Discussion of LIBOR was catapulted back into the spotlight last summer when Andrew Bailey, Chief Executive of the UK’s Financial Conduct Authority (FCA), gave a speech1 on the reference rate’s future. The key take-away was that, post-2021, the FCA would not compel contributor banks to voluntarily sustain LIBOR. The speech effectively set a 2021 deadline for action, which did not necessarily sound the end of LIBOR but indicated a date by which reform must be made – either to the rate itself or by the creation of an alternative reference rate (or alternative “risk-free” rate, so-called RFR). The speech made clear that, in the absence of actual transactions to form the basis of LIBOR quotations, the benchmark was not sustainable in its current form. As the value of outstanding derivatives, loans and mortgages exposed to LIBOR and the family of other inter-bank offered rates (IBORs) amounts to hundreds of trillions of dollars, the consequences of this development are wide-ranging. Market participants will need to formulate a plan for: (1) existing contracts that reference LIBOR and will survive the deadline (so-called “legacy contracts”); and (2) new contracts entered into that would usually reference LIBOR and whose term extends beyond the date of such reform or discontinuation.
Following Mr. Bailey’s speech, industry groups focused on putting together a plan to find a solution both for LIBOR and the other IBORs. In November 2017, some short-term uncertainty was settled when the FCA issued a statement confirming that all 20 panel banks that submit contributions for LIBOR would continue to support the rate until 2021. On 1 February 2018, five key industry groups (Trade Associations) launched a roadmap2 that brings together various work streams with the aim of identifying how a transition from the IBORs to alternative RFRs will work.
The FCA has also stressed the need to identify the replacement rates and the treatment of legacy contracts3. Market work in this area is active, and March 2018 saw the publication of: an ISDA IBOR Alternative Reference Rates Disclosure document; the minutes of the first European Central Bank working group on euro risk-free rates (Euro Risk-Free Rates Working Group); an FCA Policy Statement regarding LIBOR contributions4; and a joint Loan Market Association (LMA) and Association of Corporate Treasurers (ACT) paper providing a helpful overview of the topic5.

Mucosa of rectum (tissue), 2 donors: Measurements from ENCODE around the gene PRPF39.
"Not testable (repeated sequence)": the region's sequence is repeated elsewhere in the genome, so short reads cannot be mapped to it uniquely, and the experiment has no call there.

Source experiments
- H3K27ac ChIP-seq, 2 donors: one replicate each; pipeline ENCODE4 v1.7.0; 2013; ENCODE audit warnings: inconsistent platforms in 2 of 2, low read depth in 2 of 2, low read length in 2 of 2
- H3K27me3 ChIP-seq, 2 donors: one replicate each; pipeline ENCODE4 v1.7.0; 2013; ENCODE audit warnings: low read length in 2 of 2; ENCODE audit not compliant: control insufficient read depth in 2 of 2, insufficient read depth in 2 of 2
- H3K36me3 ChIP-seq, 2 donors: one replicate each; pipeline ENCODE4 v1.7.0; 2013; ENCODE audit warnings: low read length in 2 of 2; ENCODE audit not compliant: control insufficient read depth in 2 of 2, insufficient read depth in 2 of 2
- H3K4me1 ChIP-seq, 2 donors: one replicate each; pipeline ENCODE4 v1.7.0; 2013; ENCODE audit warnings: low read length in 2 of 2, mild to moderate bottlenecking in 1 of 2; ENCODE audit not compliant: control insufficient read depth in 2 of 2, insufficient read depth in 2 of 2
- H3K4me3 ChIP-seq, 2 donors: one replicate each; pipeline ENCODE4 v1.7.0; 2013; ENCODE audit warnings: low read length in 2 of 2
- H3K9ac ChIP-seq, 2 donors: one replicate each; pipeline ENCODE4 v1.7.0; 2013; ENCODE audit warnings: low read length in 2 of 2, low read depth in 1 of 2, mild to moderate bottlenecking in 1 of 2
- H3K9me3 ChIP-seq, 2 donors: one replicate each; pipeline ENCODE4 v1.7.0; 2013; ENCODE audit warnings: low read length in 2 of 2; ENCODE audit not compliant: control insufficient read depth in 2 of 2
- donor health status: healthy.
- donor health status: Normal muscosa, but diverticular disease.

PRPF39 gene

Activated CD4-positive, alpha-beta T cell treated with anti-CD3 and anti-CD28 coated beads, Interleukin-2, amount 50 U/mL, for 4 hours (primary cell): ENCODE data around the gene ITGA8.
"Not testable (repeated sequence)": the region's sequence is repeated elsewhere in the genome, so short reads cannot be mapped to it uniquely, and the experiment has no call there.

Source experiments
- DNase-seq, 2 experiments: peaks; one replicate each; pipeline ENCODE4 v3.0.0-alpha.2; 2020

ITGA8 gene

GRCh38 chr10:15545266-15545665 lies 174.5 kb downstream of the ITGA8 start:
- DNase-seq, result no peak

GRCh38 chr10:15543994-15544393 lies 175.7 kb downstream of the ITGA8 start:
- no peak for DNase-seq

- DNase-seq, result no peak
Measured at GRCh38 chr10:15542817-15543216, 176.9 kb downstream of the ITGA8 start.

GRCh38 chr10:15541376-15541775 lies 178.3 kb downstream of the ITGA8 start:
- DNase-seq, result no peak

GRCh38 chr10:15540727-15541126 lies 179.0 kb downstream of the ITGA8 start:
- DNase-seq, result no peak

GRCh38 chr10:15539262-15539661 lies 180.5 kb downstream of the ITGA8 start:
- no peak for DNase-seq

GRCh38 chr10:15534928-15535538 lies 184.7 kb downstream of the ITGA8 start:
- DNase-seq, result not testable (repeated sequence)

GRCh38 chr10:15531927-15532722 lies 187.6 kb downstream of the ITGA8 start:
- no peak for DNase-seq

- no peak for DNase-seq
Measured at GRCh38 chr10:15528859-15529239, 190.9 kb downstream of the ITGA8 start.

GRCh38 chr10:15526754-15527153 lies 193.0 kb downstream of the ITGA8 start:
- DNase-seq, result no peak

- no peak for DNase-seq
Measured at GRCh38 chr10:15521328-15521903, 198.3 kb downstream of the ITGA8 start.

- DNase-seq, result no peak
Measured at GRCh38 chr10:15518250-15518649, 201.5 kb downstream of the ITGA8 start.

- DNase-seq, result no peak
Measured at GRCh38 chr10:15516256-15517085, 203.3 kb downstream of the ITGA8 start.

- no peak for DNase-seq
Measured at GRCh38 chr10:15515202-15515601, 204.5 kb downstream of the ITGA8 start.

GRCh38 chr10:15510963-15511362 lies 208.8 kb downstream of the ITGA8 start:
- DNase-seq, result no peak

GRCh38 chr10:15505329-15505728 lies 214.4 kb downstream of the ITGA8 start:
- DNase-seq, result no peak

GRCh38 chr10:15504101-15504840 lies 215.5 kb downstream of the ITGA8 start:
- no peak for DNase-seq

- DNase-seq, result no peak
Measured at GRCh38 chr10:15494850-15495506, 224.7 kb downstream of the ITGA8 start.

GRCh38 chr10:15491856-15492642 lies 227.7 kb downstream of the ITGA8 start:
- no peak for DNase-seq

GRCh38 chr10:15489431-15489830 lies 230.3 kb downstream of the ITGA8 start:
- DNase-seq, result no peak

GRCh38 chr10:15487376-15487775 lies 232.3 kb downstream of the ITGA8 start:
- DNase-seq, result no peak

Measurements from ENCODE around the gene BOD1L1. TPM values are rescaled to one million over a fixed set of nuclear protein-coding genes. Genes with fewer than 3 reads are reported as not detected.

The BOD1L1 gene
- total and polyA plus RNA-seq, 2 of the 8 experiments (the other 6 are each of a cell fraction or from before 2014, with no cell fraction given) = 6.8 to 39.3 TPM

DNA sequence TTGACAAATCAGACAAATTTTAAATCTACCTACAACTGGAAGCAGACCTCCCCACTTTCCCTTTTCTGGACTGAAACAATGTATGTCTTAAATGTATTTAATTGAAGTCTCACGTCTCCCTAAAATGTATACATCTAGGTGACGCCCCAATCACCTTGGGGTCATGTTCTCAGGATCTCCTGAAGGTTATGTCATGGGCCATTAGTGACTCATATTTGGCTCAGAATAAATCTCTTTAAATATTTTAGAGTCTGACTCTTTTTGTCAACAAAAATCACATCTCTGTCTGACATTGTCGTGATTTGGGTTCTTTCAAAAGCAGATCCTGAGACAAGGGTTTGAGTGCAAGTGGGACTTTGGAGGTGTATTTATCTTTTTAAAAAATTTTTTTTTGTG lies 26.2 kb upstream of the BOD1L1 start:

In conjunction with their roadmap publication, the Trade Associations are undertaking a global survey of both buy-side and sell-side firms to provide data for a further report addressing the transition.
At this stage, it is too early to say what a global solution will look like and what the differences, if any, may be between legacy and new contracts. Existing contracts that reference LIBOR and terminate before the end of 2021 should be insulated from any disruption. Contracts that reference LIBOR and extend beyond that date should be assessed with a view to: the contract’s dependence on the LIBOR/IBOR reference rates; the existence of any fall-back position; the long-term viability of any such fall-back; and the documentation (and process) required to effect any changes identified.
Derivatives exposure to LIBOR changes will require consideration on a case-by-case basis and a review of the relevant documentation. Generally speaking, for those derivatives transactions that are subject to the 2006 ISDA Definitions, a fall-back position is provided should a LIBOR/IBOR rate no longer appear at the initially specified source. This fall-back essentially looks to prescribed banks for rates that provide an alternative benchmark rate. However, these arrangements were never intended as a permanent solution.